A British surgeon recently reported that men aged 65 and over can cut their risk of premature death by simply having an ultrasound scan, typical used for pregnancy monitoring.
Dr. Gareth Morris, a consultant vascular surgeon from Southampton General Hospital (UK; www.uhs.nhs.uk), reported that a simple 10-minute stomach ultrasound scan could diagnose or rule out abdominal aortic aneurysms (AAAs), which are responsible for 5,000 deaths – chiefly among older men – in England and Wales annually.
The disorder, which develops when the main blood vessel in the body weak-ens and expands, can be monitored through routine monitoring or fixed with surgery, but undetected large aneurysms (5.5 cm or more) can rupture and prove fatal in the majority of cases.
However, Dr. Morris said, the recent UK rollout of a screening program he helped to develop – the NHS [National Health Service] Abdominal Aortic Aneurysm Screening Program – could decrease the current death rate by 50%.
“There are so many avoidable deaths from abdominal aortic aneurysms and it is a real tragedy because we know a quick scan will save lives through either monitoring or corrective surgery, but timing is everything. The condition is often symptomless, so I would strongly advise men to consider the offer of a screening test, which is a simple scan similar to that offered to women in pregnancy, particularly if they are in a high risk group,” he stated.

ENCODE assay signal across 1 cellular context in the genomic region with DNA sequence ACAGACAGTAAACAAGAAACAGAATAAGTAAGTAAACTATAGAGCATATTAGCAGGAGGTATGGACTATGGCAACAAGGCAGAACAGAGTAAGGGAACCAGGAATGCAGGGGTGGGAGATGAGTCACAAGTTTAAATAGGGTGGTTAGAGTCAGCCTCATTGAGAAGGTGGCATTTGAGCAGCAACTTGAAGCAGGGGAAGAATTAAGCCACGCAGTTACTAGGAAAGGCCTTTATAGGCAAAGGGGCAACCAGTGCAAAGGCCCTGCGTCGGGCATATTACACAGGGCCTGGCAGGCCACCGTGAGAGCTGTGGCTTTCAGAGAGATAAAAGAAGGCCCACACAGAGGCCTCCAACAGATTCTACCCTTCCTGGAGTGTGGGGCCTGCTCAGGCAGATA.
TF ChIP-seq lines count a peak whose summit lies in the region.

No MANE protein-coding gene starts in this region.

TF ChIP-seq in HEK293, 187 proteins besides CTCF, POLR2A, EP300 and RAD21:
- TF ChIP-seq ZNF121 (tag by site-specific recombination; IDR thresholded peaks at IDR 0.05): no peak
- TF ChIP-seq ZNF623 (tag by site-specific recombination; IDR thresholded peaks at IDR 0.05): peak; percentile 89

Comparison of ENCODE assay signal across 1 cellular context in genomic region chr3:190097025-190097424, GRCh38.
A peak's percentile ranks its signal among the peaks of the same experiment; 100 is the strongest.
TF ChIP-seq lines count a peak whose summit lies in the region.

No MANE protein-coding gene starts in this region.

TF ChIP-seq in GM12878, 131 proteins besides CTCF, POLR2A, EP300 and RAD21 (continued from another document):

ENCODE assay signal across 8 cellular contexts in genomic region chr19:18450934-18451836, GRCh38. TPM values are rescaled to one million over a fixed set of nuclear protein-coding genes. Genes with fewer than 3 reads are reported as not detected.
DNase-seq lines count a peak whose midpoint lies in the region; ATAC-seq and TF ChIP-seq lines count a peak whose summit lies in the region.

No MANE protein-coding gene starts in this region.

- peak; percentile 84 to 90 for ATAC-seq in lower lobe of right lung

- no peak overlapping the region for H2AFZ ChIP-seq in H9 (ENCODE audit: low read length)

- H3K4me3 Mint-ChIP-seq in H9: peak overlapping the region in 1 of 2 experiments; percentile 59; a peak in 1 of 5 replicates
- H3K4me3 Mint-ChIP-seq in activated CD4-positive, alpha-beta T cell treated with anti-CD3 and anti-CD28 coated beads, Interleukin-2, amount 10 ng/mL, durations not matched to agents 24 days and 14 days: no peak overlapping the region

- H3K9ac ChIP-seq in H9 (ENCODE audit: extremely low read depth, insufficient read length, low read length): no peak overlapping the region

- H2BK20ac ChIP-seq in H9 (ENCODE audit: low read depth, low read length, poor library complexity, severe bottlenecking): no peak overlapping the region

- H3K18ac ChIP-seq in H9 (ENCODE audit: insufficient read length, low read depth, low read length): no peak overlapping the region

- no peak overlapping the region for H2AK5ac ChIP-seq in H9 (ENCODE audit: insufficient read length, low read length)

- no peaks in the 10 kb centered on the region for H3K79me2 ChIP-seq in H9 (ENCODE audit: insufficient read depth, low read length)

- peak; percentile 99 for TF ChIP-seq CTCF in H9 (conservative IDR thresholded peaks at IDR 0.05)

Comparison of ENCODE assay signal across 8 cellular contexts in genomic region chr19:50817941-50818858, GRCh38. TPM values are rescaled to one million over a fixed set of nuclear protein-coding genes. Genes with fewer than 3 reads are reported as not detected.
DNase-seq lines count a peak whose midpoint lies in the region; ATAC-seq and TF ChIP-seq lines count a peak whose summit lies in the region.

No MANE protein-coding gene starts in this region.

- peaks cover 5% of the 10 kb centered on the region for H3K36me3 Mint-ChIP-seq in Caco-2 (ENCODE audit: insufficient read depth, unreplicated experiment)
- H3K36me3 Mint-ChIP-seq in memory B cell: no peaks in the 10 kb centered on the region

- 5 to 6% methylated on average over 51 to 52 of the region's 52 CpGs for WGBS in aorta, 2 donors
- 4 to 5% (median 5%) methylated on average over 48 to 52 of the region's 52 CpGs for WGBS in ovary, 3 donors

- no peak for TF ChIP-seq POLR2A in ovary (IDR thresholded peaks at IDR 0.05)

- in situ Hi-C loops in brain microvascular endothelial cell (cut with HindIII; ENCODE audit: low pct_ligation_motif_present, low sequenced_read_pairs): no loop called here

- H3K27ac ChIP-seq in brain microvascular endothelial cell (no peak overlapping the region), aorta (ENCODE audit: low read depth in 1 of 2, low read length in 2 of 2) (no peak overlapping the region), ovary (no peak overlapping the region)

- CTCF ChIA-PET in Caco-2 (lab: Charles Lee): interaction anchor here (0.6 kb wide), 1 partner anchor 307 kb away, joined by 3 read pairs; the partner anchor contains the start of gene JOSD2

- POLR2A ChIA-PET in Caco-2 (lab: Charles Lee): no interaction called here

Men are six times more likely than women to develop an abdominal aortic aneurysm, with current or former smokers, high blood pressure sufferers, or those with close family history (parent or sibling) of the condition most at risk.
Although the program launched in the United Kingdom in early July 2013, the Hampshire and the Isle of Wight AAA Screening Program, led by University Hospital Southampton NHS Foundation Trust, is already in its second year of operation.
More than 8,000 men underwent abdominal aortic aneurysms ultrasound across Hampshire and the Isle of Wight last year, with 18 referred for surgery to repair aneurysms of 5.5 cm or more.
Justin Sanders, AAA screening coordinator, Hampshire and the Isle of Wight, said, “While we had a very successful response to our invitations in the first year, there are many more men, particularly around the central Southampton area, we would like to see to either rule out the condition or diagnose and begin monitoring or treatment.”
At Medic Center, HCMC, Vietnam, using ultrasound to detect AAA had been conducted from 1990 and this topic was in training program for doctors of ultrasound every year.